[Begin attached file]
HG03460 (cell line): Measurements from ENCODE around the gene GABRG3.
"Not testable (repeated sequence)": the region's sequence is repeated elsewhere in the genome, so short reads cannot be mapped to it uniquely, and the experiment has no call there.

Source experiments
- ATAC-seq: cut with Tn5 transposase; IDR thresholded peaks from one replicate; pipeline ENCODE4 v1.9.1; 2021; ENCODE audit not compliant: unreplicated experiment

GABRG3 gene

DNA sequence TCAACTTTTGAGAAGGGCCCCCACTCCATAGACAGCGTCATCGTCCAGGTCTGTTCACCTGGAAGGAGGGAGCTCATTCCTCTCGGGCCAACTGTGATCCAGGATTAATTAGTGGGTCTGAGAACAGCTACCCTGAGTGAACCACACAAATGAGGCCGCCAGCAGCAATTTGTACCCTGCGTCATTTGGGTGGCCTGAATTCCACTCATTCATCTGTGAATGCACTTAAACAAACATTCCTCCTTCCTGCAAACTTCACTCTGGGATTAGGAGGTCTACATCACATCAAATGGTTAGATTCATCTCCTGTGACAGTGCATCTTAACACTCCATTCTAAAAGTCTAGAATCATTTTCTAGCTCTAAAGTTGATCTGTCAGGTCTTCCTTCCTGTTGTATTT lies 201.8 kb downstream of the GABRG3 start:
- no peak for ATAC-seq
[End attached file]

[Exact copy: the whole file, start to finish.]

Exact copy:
HG03460 (cell line): Measurements from ENCODE around the gene GABRG3.
"Not testable (repeated sequence)": the region's sequence is repeated elsewhere in the genome, so short reads cannot be mapped to it uniquely, and the experiment has no call there.

Source experiments
- ATAC-seq: cut with Tn5 transposase; IDR thresholded peaks from one replicate; pipeline ENCODE4 v1.9.1; 2021; ENCODE audit not compliant: unreplicated experiment

GABRG3 gene

DNA sequence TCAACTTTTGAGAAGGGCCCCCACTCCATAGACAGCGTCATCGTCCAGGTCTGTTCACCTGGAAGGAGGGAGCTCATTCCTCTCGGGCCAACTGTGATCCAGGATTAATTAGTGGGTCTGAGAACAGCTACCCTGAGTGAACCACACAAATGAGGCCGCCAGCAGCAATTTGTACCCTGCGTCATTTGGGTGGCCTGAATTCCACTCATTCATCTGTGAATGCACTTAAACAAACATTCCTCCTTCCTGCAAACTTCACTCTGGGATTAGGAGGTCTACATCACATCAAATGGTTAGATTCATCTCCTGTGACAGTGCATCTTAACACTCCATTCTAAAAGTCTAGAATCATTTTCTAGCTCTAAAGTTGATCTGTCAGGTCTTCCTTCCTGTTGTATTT lies 201.8 kb downstream of the GABRG3 start:
- no peak for ATAC-seq